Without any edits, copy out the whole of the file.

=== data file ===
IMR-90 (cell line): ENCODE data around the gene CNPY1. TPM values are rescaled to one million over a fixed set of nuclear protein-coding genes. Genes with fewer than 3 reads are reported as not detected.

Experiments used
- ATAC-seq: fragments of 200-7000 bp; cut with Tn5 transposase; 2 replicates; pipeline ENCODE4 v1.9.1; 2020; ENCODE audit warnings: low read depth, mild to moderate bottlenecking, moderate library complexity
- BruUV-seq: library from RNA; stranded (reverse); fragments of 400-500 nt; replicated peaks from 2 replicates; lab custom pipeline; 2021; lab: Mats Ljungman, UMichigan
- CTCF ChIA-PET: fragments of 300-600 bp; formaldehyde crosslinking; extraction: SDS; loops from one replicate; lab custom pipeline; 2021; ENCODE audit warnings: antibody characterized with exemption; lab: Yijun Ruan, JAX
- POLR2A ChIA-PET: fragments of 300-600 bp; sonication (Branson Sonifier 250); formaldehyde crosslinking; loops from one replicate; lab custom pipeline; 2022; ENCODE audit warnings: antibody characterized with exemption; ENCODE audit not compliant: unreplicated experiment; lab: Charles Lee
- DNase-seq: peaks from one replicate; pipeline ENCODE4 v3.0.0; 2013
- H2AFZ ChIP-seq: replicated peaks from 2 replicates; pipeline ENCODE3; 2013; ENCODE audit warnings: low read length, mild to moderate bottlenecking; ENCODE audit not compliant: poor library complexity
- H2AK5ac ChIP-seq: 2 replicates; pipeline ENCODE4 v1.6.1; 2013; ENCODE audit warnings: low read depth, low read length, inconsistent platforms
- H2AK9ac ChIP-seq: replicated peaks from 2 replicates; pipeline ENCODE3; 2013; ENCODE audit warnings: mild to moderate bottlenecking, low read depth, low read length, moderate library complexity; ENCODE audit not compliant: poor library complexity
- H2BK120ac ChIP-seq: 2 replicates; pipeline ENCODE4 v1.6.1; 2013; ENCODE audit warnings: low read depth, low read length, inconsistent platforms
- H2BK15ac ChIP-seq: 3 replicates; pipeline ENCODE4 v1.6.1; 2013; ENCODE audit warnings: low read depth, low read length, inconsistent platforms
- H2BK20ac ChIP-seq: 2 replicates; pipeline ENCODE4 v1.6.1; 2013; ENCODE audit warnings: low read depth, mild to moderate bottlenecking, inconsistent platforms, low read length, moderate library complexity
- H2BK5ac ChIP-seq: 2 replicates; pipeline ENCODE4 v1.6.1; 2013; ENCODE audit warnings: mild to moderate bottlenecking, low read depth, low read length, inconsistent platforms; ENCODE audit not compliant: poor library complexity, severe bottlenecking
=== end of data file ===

IMR-90 (cell line): ENCODE data around the gene CNPY1. TPM values are rescaled to one million over a fixed set of nuclear protein-coding genes. Genes with fewer than 3 reads are reported as not detected.

Experiments used
- ATAC-seq: fragments of 200-7000 bp; cut with Tn5 transposase; 2 replicates; pipeline ENCODE4 v1.9.1; 2020; ENCODE audit warnings: low read depth, mild to moderate bottlenecking, moderate library complexity
- BruUV-seq: library from RNA; stranded (reverse); fragments of 400-500 nt; replicated peaks from 2 replicates; lab custom pipeline; 2021; lab: Mats Ljungman, UMichigan
- CTCF ChIA-PET: fragments of 300-600 bp; formaldehyde crosslinking; extraction: SDS; loops from one replicate; lab custom pipeline; 2021; ENCODE audit warnings: antibody characterized with exemption; lab: Yijun Ruan, JAX
- POLR2A ChIA-PET: fragments of 300-600 bp; sonication (Branson Sonifier 250); formaldehyde crosslinking; loops from one replicate; lab custom pipeline; 2022; ENCODE audit warnings: antibody characterized with exemption; ENCODE audit not compliant: unreplicated experiment; lab: Charles Lee
- DNase-seq: peaks from one replicate; pipeline ENCODE4 v3.0.0; 2013
- H2AFZ ChIP-seq: replicated peaks from 2 replicates; pipeline ENCODE3; 2013; ENCODE audit warnings: low read length, mild to moderate bottlenecking; ENCODE audit not compliant: poor library complexity
- H2AK5ac ChIP-seq: 2 replicates; pipeline ENCODE4 v1.6.1; 2013; ENCODE audit warnings: low read depth, low read length, inconsistent platforms
- H2AK9ac ChIP-seq: replicated peaks from 2 replicates; pipeline ENCODE3; 2013; ENCODE audit warnings: mild to moderate bottlenecking, low read depth, low read length, moderate library complexity; ENCODE audit not compliant: poor library complexity
- H2BK120ac ChIP-seq: 2 replicates; pipeline ENCODE4 v1.6.1; 2013; ENCODE audit warnings: low read depth, low read length, inconsistent platforms
- H2BK15ac ChIP-seq: 3 replicates; pipeline ENCODE4 v1.6.1; 2013; ENCODE audit warnings: low read depth, low read length, inconsistent platforms
- H2BK20ac ChIP-seq: 2 replicates; pipeline ENCODE4 v1.6.1; 2013; ENCODE audit warnings: low read depth, mild to moderate bottlenecking, inconsistent platforms, low read length, moderate library complexity
- H2BK5ac ChIP-seq: 2 replicates; pipeline ENCODE4 v1.6.1; 2013; ENCODE audit warnings: mild to moderate bottlenecking, low read depth, low read length, inconsistent platforms; ENCODE audit not compliant: poor library complexity, severe bottlenecking